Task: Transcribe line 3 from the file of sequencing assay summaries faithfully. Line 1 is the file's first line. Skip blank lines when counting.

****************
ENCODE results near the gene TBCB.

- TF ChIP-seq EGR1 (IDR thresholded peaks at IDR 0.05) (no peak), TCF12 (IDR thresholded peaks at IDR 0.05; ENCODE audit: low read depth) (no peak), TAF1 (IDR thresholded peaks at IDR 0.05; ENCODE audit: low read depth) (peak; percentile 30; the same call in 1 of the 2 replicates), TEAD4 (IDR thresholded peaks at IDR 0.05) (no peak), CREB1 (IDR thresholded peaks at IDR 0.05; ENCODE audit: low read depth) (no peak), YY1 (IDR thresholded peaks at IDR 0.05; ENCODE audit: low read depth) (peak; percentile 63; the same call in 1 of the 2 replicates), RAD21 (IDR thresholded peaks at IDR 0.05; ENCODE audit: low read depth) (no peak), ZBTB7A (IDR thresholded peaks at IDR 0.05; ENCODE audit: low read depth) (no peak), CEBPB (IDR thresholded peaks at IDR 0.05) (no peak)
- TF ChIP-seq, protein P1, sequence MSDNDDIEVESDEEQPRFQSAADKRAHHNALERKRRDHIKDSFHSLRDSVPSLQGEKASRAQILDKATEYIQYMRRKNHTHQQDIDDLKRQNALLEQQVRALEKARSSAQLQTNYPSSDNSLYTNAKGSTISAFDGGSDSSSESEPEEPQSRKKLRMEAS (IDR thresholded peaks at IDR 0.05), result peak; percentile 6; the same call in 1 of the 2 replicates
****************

- TF ChIP-seq, protein P1, sequence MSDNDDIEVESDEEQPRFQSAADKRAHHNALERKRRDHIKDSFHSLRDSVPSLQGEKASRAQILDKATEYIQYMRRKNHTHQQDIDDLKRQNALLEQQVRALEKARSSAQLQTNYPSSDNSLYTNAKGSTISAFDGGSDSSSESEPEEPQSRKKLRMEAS (IDR thresholded peaks at IDR 0.05), result peak; percentile 6; the same call in 1 of the 2 replicates